It's times like these when it becomes increasingly difficult to work from home. From last Wednesday until Monday, I've had the live stream of the Chichester peregrines permanently playing on my computer while I simultaneously attempted to work on my commissions and keep an eye on those eggs for signs of hatching. I feel I've come to know these birds very well indeed with the amount of viewing time they've had from me!
My patience paid off, although there was one point when I was worried we might not be getting any hatching at all! After another shift in Chi on Thursday with still no positive signs, I woke up on both Friday and Saturday morning with the same thought running through my head: "today is the day." It turns out I was right on the latter but only just. Around about 11:30pm on Saturday night, I was just about to switch off the camera when I saw the female suddenly spring up from her seated position in the nest. She had spent that whole day fidgeting and wriggling about, clucking and peering down so I had an inkling that she knew something was happening.
She sprung up, dipped her head and one moment there were four eggs, the next there was a freshly-hatched chick! She picked it up gently and carried it over to the right of the nestbox briefly, before placing it back among the eggs and settling back down on top. I was thrilled to have caught the moment, the one I had been endlessly watching for for over four days or so. I went to sleep happy. I woke on the Sunday even happier; at 5am, a second chick had hatched!
The female (L) and male (R) with their two chicks
The thing that has blown me away since this all happened is just how much of a part instinct plays in the cycle. These eggs were laid and the parents knew that they needed to be kept warm through incubation. Then the chicks hatched and without missing a beat, the male began to bring in small prey items which are passed to the female for plucking and feeding to the hatchlings. There was no hesitation or uncertainty. This may well only be this pair's second breeding year but they know exactly what they are doing.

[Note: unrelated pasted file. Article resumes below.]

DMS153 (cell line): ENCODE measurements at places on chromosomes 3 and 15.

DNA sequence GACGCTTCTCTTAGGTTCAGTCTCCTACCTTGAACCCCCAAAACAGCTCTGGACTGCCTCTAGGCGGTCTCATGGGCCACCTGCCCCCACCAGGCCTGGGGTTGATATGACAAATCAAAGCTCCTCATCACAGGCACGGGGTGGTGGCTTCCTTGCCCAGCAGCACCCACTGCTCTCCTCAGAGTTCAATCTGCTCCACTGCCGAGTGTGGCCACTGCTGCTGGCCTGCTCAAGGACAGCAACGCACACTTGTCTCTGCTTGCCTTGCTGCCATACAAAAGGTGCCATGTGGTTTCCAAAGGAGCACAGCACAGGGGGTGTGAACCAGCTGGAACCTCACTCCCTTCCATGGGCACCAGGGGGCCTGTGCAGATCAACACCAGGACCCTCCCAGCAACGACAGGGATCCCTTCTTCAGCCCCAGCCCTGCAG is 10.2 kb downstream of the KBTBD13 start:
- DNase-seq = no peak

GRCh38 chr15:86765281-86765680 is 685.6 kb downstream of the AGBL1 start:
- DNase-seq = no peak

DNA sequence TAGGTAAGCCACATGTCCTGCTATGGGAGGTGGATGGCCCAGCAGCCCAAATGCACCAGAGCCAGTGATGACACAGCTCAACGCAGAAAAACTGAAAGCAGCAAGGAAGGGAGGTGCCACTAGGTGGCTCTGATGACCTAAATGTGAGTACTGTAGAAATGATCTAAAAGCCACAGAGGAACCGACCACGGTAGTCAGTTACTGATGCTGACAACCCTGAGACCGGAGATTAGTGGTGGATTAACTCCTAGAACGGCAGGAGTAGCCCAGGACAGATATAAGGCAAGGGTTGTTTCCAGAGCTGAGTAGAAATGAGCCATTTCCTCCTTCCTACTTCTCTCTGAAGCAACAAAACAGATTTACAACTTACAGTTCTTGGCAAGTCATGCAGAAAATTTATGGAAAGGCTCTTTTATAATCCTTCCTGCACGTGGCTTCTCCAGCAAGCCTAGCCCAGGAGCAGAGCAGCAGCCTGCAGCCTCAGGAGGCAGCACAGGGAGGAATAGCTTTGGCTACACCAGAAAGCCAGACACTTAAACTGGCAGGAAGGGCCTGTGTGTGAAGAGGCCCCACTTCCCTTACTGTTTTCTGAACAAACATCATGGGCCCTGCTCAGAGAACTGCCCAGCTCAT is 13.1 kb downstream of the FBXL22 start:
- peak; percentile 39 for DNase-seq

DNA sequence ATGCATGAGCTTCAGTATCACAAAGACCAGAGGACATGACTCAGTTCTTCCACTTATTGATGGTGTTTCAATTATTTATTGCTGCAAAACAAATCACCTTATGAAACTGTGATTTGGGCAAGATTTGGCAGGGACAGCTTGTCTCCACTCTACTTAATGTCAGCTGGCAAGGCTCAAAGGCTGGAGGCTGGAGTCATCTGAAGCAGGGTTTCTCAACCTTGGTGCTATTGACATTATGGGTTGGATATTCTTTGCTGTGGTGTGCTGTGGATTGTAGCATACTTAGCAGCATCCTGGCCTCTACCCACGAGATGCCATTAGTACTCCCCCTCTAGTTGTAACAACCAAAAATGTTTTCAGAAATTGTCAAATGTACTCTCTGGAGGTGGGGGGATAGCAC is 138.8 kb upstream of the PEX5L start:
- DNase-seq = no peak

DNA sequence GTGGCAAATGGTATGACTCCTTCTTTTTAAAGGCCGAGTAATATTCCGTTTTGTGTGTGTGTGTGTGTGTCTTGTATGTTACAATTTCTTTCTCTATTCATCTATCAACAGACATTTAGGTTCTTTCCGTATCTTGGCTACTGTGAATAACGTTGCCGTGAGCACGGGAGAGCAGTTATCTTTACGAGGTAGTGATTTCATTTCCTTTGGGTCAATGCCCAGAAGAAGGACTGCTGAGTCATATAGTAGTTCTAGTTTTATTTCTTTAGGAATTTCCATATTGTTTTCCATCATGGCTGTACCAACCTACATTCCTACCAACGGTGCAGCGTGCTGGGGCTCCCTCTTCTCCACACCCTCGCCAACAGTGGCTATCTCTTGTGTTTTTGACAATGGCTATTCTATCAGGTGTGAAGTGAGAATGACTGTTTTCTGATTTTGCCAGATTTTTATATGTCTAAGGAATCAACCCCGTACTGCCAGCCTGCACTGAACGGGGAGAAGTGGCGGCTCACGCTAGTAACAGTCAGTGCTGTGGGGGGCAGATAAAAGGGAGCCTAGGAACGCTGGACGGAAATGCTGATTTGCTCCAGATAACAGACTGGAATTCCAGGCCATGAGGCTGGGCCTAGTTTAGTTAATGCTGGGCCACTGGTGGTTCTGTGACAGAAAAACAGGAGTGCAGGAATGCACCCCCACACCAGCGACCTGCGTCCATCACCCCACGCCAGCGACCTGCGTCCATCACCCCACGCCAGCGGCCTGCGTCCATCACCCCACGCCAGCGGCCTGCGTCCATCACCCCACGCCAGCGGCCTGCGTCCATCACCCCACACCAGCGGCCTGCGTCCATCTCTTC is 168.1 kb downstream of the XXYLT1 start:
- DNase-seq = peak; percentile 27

One of the first feeds and the female mantles her prey
By yesterday, the team were beginning to think that, like last year, we would only have the two chicks as the hatching bracket of 28-36 days was closing fast. For more rural peregrines, the bracket is 28-33 days but I've learnt recently that urban falcons have slightly longer, although I don't know the reason for this. This wouldn't have been unusual to only see two out of four eggs hatch out but we were hoping for more. Fortunately, our hoping wasn't for nothing and in the early hours of this morning, a third chick hatched!
Male (L) and female (R) with chicks
Fantastic view of the females talons!
I've been going screenshot mad over the past couple of days as it is all a new experience for me and I want to capture as much as I can. I feel so privileged to be observing this process in such a natural, unobtrusive way. To gain insight into the instinctual behaviour of this species without disturbing them is wonderful and being able to share it with the public in the way that we have been is extremely rewarding.
There is still the matter of the fourth egg. Given that we have now passed day 36, there is very little chance that the fourth will hatch out. I'm writing this at 11pm so I could very well wake up tomorrow morning to see I've been proven wrong! Either way, the next few weeks are going to be equally as fascinating to observe. At this stage, the chicks closely resemble three balls of cotton wool more than the high-speed, streamlined falcons they will grow up to be. They are going to be eating enough food to double their weight every 7 days so that by week 6, they will be the same size as their parents and ready for fledging. Never a dull day with the peregrines; watch this space!
Male with two chicks in sight, third hidden behind.
All three chicks being fed by the female.